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Scand J Rheumatol. 2007 May-Jun;36(3):226-32.

Regional cerebral blood flow between primary and concomitant fibromyalgia patients: a possible way to differentiate concomitant fibromyalgia from the primary disease.

Author information

1
Section of Rheumatology, Department of Internal Medicine, China Medical University Hospital, Taichung, Taiwan. d91842001@ntu.edu.tw

Abstract

OBJECTIVES:

Technetium-99m ethyl cysteinate dimer (Tc-99m ECD) brain single photon emission computed tomography (SPECT) has been used to detect abnormal regional cerebral blood flow (rCBF) in women with primary fibromyalgia (FM). The main aim of this study was to investigate the rCBF deficit in concomitant FM patients and compare it with primary FM.

METHODS:

An observational study was designed to analyse the SPECT findings in 92 female patients recruited from January 2002 to January 2004. Differences in the rCBF hypoperfusive areas between 49 primary and 29 concomitant FM patients were assessed in different areas of the brain using the chi(2)-test for statistical significance.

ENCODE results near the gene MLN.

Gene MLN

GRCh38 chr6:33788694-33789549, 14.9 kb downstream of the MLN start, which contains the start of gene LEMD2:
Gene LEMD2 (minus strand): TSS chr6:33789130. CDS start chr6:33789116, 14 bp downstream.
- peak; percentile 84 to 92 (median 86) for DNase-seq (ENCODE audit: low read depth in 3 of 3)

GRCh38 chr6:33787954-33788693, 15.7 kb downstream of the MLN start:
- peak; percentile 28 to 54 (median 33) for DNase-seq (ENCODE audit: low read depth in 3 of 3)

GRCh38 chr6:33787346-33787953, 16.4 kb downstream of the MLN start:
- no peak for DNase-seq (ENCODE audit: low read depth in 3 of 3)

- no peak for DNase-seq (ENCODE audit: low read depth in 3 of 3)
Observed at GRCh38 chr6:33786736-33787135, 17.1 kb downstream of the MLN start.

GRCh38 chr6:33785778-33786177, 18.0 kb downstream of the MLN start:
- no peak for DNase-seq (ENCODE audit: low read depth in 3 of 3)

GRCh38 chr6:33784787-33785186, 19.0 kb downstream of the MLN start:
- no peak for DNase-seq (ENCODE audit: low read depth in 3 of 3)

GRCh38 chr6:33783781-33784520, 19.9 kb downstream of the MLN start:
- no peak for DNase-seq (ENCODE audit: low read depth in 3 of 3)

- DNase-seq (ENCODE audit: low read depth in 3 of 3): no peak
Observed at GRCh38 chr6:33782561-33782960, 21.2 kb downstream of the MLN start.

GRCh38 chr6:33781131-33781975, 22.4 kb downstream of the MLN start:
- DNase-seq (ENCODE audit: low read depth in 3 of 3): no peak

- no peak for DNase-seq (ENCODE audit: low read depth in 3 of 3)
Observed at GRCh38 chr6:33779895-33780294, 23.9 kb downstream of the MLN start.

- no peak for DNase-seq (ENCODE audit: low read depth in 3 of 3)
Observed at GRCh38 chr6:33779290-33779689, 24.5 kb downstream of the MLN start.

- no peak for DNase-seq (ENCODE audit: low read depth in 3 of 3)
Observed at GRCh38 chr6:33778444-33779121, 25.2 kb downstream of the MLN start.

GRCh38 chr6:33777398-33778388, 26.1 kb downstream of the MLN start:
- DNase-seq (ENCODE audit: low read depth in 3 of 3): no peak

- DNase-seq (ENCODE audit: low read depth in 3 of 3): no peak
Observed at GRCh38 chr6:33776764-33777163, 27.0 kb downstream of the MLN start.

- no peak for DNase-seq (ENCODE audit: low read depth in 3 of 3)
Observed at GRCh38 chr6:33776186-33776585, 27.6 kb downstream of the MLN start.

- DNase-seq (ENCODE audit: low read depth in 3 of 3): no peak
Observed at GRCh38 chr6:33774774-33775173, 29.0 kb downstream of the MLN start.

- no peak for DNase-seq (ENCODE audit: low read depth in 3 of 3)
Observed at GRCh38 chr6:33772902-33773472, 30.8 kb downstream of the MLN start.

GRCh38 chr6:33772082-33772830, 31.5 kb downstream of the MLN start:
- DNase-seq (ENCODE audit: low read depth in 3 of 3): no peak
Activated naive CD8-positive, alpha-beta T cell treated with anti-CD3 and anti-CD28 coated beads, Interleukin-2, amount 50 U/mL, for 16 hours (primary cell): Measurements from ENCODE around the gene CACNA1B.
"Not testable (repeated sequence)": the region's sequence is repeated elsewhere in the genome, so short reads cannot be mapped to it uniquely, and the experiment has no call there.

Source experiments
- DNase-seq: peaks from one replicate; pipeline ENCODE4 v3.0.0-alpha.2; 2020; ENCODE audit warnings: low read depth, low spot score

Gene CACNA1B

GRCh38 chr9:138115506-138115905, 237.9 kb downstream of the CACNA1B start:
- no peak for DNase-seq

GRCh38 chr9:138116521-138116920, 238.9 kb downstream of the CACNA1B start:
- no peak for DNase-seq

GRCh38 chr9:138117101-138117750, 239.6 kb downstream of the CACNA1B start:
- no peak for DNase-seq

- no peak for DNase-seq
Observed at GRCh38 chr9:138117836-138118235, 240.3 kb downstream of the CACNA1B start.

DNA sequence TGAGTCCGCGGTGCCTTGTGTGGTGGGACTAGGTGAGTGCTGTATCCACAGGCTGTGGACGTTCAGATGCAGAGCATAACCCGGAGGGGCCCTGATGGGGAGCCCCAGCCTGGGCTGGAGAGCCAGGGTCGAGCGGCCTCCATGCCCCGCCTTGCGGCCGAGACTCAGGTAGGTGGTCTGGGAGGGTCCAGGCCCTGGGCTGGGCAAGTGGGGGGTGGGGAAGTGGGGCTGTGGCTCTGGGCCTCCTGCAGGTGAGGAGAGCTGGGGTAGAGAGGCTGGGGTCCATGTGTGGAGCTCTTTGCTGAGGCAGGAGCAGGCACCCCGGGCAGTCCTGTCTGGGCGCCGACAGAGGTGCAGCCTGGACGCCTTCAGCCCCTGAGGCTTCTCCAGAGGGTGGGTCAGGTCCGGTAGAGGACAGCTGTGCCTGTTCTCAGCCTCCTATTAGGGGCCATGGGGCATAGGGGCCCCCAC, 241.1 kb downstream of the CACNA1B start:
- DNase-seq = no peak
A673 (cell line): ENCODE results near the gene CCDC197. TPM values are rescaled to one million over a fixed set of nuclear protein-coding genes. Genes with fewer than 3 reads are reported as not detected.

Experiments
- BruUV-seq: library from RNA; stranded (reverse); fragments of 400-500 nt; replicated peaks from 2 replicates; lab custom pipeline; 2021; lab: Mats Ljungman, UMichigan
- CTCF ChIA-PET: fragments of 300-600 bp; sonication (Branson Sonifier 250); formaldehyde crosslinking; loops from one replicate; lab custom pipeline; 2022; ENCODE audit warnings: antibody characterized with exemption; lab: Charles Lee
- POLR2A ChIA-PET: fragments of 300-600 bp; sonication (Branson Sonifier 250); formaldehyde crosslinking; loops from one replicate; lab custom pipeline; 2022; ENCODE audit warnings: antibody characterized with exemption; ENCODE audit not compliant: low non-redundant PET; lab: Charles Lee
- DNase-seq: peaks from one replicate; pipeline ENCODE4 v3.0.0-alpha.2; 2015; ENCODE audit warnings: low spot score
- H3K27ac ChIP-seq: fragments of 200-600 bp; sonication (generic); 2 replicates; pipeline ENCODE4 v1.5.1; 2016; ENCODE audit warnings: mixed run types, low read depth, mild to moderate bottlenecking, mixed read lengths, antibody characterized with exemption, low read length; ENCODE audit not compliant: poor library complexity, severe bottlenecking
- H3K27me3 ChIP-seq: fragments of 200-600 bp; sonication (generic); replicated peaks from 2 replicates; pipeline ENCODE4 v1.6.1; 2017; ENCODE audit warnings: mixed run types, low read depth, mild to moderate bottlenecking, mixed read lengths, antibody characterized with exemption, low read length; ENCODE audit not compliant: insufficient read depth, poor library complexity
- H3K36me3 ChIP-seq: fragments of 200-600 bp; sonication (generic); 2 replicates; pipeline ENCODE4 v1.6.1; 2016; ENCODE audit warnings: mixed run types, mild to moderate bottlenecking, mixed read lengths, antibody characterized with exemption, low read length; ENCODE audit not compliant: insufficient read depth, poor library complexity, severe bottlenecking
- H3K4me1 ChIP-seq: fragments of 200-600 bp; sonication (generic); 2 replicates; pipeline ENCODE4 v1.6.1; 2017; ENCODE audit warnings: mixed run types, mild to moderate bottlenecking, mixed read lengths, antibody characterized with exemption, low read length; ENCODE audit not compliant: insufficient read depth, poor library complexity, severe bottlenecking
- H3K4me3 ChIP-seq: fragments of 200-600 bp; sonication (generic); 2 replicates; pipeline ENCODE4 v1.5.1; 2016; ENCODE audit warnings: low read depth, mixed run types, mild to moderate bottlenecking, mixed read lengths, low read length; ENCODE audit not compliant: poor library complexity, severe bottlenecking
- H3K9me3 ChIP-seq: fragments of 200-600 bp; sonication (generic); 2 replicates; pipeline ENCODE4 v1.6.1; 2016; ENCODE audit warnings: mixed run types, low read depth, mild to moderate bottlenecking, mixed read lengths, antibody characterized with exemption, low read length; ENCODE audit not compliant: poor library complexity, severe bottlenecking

RESULTS:

Tc-99m ECD brain SPECT in 71 FM patients revealed heterogeneous rCBF in comparison to the homogeneous scan in 14 control patients. The most prominent rCBF hypoperfusive region in both primary and concomitant FM groups was the left temporoparietal area, followed by the thalamus, right temporoparietal, frontal, and basal ganglia areas. Differences in rCBF hypoperfusion in these areas for both FM groups were not significant (all p>0.5).

CONCLUSIONS:

Reduced rCBF at cortical regions, in addition to previously reported areas at the thalamus and the subcortical nucleus, in FM patients was demonstrated in this study. The perfusion deficit areas were similar between primary and concomitant FM when the underlying disease activity was quiescent. The feasibility of using this neuroimaging study to differentiate FM from the primary disease, such as rheumatoid arthritis (RA)-associated depression and neuropsychiatric lupus, should be considered.

PMID:
17657679
DOI:
10.1080/03009740601153790
[Indexed for MEDLINE]

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